IN THE NEWS: On DEC 20, 2019
For many people, summer means getting outdoors and maybe, if you're lucky, spotting an echidna rustling through the bush, or a dolphin jumping over the waves at the beach.
But no matter what you do for your summer holidays, at some point you'll probably drive.
And that introduces the possibility of hitting wildlife — which can be traumatic and dangerous for both the driver and passengers, and of course the animal involved.
- Slow down and try to only drive during the day to avoid vehicle collisions with wildlife
- Keep a small wildlife kit, including gloves and a pillowcase, to help deal with injured wildlife
- Put out water for wildlife during heatwaves and after bushfires
And summer also brings other challenges for wildlife, including less food and water in drought-stricken areas.
There is also the risk of bushfires, after which surviving animals need food and water.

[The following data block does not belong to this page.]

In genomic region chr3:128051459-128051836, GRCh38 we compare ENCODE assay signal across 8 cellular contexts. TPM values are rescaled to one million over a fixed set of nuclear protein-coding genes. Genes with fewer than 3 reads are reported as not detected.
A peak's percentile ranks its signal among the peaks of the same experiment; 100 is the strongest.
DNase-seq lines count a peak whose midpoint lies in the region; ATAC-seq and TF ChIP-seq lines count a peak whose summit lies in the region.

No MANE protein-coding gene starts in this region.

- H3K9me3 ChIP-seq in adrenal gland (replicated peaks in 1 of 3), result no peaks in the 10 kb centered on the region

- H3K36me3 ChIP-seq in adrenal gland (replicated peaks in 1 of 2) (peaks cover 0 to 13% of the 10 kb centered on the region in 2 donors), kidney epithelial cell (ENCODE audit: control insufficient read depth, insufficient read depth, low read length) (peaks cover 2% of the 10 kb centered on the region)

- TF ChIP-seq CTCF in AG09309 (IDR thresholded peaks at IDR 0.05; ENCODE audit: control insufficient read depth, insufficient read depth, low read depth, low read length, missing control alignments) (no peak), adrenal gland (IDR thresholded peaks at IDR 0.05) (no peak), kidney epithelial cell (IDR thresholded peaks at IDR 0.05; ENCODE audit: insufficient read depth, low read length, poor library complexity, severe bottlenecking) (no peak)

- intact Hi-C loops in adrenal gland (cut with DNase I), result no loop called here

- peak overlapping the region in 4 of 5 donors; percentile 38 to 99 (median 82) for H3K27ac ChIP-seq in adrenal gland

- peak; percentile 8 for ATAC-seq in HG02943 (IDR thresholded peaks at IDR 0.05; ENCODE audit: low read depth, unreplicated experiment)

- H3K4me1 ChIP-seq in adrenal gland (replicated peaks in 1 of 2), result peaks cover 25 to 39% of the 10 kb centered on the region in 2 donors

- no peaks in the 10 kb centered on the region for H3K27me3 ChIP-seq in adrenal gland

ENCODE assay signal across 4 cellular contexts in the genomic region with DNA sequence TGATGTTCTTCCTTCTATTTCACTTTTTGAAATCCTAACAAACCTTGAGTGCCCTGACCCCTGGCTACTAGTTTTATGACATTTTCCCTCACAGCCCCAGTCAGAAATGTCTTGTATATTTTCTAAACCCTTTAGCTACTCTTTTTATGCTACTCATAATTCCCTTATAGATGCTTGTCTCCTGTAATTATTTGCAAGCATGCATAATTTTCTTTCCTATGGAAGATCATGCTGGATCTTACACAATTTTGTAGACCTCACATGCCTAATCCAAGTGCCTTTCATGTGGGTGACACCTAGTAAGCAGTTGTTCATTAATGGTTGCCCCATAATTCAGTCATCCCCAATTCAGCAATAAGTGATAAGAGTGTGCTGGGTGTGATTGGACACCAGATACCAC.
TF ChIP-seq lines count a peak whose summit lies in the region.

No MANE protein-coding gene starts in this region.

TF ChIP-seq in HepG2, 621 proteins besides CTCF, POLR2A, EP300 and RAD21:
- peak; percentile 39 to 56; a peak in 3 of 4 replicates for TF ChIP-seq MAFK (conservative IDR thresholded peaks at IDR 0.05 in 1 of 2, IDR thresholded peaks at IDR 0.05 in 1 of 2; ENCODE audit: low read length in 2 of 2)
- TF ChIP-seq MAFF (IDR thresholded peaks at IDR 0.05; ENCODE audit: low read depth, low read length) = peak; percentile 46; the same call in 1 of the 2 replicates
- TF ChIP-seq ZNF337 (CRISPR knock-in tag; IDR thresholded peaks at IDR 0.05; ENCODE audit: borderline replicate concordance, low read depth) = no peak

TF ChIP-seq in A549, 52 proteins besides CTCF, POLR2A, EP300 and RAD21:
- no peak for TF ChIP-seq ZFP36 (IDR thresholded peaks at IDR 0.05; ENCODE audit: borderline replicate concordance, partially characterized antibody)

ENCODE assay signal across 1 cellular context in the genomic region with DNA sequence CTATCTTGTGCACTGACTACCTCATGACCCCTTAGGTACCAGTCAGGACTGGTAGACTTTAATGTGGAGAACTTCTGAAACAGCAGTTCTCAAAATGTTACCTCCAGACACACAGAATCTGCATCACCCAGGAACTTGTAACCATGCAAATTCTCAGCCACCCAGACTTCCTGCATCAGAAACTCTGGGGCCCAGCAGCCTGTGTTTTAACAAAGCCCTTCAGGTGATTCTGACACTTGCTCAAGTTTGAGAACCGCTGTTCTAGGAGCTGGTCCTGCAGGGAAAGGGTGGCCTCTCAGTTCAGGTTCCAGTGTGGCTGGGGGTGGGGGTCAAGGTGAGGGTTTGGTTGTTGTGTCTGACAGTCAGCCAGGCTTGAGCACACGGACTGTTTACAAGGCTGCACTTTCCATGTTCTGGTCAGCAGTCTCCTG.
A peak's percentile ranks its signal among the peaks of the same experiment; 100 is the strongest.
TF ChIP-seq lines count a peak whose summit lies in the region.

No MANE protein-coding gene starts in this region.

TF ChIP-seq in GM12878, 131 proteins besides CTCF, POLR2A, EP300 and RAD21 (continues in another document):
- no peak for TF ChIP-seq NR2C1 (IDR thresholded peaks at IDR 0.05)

And while our native animals are well adapted to the sometimes harsh climate of this vast landmass, they did not evolve or adapt to face the changes brought about by climate change.
So what can you do to help Australia's wildlife through this tough summer period?
Know your wildlife rescuers
An injured animal has the best chance of surviving if you call an expert for help.
There is no expectation of passers-by to handle or give first aid to injured animals, but getting in touch with a qualified wildlife rescuer or vet is usually an easy thing to do, according to wildlife rescuer Megan Davidson, who is the CEO of Wildlife Victoria.
"It's important to get an accurate location, particularly if it's in the country, otherwise rescuers can drive miles and miles and not find the animal," Dr Davidson says.
"These days we ask people to open maps on their smartphone and drop a pin [to share their location], and it's helpful to wait until the rescuer gets there."
But if you're planning a big cross-country road trip where reception might be a problem, Dr Davidson suggests putting a few numbers of qualified experts in your phone before you set off — search for 'wildlife rescue' for the nearest service.
Provide water for wildlife